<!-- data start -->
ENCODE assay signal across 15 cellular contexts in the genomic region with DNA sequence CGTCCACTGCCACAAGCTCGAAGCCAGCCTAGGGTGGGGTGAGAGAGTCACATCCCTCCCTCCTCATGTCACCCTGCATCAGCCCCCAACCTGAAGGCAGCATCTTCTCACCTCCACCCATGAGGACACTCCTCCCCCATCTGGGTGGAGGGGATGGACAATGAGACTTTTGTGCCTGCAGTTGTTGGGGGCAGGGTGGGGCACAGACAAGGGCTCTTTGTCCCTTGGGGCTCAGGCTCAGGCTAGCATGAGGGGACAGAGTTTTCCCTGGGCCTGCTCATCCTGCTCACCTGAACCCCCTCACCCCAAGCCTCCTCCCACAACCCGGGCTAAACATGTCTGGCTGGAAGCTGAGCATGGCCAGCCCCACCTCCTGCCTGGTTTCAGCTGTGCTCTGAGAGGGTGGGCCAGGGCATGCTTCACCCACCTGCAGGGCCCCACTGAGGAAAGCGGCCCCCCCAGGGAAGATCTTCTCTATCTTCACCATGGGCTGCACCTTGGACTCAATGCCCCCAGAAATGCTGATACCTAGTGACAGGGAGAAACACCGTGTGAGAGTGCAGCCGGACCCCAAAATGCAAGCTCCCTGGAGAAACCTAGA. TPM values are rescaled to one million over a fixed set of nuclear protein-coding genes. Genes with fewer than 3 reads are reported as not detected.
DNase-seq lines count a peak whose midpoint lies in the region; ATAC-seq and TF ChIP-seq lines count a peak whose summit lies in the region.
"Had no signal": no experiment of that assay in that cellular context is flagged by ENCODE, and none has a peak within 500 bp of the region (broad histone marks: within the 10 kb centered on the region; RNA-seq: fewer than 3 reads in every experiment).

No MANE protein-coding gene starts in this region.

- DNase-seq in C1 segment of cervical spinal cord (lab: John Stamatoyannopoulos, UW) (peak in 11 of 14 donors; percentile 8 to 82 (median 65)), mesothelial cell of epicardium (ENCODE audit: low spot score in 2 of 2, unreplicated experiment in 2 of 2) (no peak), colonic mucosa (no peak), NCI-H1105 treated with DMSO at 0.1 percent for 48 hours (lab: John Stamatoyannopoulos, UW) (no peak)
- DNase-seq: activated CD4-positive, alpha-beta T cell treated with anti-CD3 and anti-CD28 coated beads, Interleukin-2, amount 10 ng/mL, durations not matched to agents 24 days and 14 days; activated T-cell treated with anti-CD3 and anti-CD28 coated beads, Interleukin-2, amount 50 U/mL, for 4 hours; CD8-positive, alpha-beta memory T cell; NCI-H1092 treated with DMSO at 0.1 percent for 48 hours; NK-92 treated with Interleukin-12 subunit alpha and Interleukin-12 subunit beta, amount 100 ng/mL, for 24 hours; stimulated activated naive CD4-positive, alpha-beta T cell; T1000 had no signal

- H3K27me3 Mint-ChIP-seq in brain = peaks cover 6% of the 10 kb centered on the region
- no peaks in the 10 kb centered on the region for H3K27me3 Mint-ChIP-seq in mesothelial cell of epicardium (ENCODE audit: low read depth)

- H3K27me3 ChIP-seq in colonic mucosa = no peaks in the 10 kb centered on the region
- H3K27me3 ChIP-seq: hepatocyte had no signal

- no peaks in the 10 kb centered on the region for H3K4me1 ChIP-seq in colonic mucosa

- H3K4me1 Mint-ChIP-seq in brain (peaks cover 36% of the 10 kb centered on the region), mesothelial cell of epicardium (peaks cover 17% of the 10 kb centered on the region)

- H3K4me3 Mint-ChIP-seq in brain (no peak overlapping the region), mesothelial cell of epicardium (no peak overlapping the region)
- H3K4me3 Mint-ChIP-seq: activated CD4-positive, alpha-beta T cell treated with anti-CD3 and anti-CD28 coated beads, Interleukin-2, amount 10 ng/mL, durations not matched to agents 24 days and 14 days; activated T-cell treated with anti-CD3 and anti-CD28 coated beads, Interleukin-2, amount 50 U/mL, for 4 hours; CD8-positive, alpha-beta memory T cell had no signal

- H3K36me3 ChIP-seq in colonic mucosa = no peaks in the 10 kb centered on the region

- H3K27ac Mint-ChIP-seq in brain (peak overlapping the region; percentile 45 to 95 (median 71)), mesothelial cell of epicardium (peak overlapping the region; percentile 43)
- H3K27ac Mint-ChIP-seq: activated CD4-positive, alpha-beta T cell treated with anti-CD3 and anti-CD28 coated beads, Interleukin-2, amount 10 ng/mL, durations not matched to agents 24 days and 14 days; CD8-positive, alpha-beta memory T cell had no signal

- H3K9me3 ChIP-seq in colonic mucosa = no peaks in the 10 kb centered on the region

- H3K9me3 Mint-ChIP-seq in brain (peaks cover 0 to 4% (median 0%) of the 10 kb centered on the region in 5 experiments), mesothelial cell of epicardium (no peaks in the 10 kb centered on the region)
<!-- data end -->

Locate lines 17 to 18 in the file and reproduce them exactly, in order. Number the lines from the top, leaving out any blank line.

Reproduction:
- H3K27ac Mint-ChIP-seq: activated CD4-positive, alpha-beta T cell treated with anti-CD3 and anti-CD28 coated beads, Interleukin-2, amount 10 ng/mL, durations not matched to agents 24 days and 14 days; CD8-positive, alpha-beta memory T cell had no signal

- H3K9me3 ChIP-seq in colonic mucosa = no peaks in the 10 kb centered on the region